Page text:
Feature Article - April 2012
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Reaching New Heights

The Evolution of Climbing Walls & Challenge Courses

By Chris Gelbach


A Higher Education

In addition to their spread in parks departments, climbing walls have also been constructed at many colleges and universities to complement students' educational experience, while also serving as showcase features on campus. "A lot of university climbing walls used to be located in the back of rec centers, usually someplace like an old racquetball court," said Jeff Huskey, associate director of Campus Recreation at Colorado State University (CSU). "Today, they have gone from being a very functional facility to being an aesthetic one. Our climbing tower is in the lobby of our rec center. It's very attractive and impressive-looking, and it's the first stop on our admissions tours."

Given its Fort Collins, Colo., location, CSU has a large climbing community, but also attracts a large population of out-of-state students with no climbing experience who come to CSU wanting to experience the outdoors. "We didn't have a good mechanism to get them from being novice climbers to that comfort zone of being at an intermediate to expert level," said Huskey. "Having a climbing wall we can program to teach people how to climb helps them move toward being able to go out and enjoy the areas that we have around us."

CSU features four different climbing structures in its new rec center that provide a good snapshot of the climbing-wall options available to facilities today. CSU's facility includes an indoor climbing tower and bouldering wall, a poolside climbing wall and an outdoor boulder outside the front door. Each structure serves a different purpose. The climbing wall gives students the opportunity to learn the top-rope climbing and belaying skills they need for outdoor climbing. The poolside climbing wall, complete with waterfall, functions more as a play feature that's popular with faculty and staff children and summer-camp groups. "It's not very tall—the hardcore climbers get bored with it very quickly," said Huskey. "What we hope is that a student tries the climbing wall in the pool and it's a gateway to trying the bouldering wall or tower because they now feel more comfortable with climbing."

Of all the structures, the bouldering areas are in greatest demand, in part because they require no harnesses or belaying skills. Bouldering also tends to be a more social activity than top-rope climbing, which is typically more partner-based. "I think campus climbing facilities need the climbing tower to teach students climbing skills," said Huskey. "But the bouldering area is where we see the majority of our usage. Bouldering walls are like fitness space or storage space—you can never have enough. My advice to someone looking to design and build a campus facility would be to go heavier on the bouldering space than the tower space."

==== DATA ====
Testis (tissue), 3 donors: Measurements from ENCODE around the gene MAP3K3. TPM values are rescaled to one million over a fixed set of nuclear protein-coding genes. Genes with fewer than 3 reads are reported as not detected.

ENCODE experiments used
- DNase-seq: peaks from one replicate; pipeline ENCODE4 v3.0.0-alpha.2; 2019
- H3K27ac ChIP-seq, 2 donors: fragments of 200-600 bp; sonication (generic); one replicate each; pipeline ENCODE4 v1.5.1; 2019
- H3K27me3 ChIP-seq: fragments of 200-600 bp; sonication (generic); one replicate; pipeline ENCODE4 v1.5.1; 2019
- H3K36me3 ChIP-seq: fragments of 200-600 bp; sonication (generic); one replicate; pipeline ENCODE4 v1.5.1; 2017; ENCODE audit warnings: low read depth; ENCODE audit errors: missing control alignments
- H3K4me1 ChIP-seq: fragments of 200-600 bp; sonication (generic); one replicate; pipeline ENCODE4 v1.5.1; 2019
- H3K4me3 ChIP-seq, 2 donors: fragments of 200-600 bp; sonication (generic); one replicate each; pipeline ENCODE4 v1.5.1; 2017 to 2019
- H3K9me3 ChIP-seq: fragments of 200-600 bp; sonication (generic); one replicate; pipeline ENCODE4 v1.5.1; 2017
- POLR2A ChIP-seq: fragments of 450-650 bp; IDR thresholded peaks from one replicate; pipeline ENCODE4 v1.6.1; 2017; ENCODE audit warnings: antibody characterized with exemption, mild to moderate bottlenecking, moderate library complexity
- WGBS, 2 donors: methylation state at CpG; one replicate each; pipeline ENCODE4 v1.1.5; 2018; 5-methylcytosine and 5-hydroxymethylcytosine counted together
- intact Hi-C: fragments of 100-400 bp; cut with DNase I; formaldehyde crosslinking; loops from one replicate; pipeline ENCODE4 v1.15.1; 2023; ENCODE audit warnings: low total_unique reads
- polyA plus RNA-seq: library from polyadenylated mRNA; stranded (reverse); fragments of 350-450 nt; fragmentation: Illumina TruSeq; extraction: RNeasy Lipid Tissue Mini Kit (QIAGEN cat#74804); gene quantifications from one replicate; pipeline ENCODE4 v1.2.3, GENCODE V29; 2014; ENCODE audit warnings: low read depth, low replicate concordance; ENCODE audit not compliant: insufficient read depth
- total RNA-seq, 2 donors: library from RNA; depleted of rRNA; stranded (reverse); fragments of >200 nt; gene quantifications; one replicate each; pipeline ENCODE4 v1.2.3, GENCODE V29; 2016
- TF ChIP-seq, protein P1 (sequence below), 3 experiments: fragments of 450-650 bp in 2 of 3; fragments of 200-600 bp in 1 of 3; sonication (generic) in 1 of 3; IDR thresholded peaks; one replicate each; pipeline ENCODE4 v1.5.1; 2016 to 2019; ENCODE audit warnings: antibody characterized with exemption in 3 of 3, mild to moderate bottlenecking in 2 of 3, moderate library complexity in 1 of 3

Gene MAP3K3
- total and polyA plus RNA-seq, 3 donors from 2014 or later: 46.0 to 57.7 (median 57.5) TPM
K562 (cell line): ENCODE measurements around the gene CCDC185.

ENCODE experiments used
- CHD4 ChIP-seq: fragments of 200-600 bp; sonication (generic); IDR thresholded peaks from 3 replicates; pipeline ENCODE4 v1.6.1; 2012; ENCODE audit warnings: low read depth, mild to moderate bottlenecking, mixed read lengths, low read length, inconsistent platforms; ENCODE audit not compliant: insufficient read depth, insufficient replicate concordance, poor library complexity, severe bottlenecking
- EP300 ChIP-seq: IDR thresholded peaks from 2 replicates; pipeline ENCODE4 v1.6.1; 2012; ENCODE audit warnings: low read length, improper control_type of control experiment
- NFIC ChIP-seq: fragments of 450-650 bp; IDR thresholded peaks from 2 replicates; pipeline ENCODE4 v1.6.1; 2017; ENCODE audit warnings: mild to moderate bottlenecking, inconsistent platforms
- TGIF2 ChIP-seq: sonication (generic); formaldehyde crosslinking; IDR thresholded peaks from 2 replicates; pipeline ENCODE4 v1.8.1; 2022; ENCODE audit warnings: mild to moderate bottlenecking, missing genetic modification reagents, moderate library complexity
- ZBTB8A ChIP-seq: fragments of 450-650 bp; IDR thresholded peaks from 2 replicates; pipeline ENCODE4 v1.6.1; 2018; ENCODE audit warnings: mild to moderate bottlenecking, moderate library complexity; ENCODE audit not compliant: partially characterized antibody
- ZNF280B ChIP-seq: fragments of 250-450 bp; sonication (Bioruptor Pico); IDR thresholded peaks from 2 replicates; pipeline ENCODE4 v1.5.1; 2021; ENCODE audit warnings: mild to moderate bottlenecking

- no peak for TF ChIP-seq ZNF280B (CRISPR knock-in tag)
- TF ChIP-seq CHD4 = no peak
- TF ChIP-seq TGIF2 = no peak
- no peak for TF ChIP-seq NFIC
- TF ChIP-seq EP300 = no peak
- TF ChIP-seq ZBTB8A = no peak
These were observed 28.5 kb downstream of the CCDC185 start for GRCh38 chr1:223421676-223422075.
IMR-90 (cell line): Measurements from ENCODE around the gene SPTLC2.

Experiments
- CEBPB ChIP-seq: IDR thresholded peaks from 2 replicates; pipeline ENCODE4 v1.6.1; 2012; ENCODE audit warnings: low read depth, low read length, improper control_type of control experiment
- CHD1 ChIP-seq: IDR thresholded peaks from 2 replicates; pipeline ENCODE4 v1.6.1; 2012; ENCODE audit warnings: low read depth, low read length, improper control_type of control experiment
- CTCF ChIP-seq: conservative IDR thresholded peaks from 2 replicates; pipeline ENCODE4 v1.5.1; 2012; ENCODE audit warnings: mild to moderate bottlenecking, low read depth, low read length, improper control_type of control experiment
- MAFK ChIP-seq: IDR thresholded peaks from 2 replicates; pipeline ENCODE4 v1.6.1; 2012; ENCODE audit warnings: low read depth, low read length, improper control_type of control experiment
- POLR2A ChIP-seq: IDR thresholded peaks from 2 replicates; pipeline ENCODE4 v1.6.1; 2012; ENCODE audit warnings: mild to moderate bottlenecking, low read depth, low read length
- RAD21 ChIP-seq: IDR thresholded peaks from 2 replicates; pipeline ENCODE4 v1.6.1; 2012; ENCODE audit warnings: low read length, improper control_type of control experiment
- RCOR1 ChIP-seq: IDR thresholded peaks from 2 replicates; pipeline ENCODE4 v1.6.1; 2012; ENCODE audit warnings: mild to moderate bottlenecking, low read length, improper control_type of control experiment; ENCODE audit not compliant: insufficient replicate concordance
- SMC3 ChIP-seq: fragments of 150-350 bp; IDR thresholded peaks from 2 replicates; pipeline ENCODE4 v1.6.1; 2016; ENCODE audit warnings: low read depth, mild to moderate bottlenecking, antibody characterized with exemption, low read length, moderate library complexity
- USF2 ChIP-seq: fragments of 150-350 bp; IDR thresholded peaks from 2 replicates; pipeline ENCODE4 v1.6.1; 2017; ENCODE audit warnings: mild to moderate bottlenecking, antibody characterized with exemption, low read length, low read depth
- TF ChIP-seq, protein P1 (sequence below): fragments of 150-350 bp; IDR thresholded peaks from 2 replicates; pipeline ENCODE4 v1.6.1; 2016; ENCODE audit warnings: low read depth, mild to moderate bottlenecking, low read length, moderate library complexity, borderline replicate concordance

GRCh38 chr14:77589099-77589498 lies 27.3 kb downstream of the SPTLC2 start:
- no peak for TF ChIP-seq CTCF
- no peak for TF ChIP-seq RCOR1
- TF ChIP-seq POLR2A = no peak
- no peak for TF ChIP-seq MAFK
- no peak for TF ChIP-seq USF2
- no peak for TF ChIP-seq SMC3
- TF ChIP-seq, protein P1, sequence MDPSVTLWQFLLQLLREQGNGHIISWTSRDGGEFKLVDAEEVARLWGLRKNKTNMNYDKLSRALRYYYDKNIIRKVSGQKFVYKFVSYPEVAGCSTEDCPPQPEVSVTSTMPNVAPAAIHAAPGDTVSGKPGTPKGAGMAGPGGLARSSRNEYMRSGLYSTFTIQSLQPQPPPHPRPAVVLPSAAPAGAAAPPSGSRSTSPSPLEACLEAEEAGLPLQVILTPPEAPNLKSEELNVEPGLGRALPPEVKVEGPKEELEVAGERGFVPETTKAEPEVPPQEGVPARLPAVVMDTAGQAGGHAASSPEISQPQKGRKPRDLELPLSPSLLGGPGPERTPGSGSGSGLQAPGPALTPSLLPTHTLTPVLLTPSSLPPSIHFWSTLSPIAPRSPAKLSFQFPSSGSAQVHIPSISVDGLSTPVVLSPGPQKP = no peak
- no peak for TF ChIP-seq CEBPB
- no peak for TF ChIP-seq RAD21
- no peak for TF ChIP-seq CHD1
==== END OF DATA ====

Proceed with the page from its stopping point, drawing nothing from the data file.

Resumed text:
A Group Challenge

Unlike CSU's climbing facilities, which mainly serve the student population, the university's challenge course relies on attracting outside groups. "We are constantly balancing our subsidized events for students against our revenue-producing events for non-students," said Rodney Ley, who oversees the course as assistant director of Campus Recreation. Ley estimates that CSU students comprise just 25 to 35 percent of the course's clientele, depending on the season.

The course gets the largest proportion of its outside business from public school groups, which come from as far away as Nebraska. It also serves other universities such as the University of Wyoming that don't have their own challenge course. While the program is 20 percent subsidized, according to Ley, "There's no questioning the positive energy that comes back from other universities and regional school districts. The goodwill generated by this program actually has a value."

This kind of group-style programming approach is also common in recreation and parks department challenge courses. For example, while Charleston County's climbing wall operates on a pay-for-play model, its challenge course program caters to groups on a reservation-only basis. Like Charleston's, Iredell County's challenge course program also emerged from an outdoor-education approach and focuses on groups.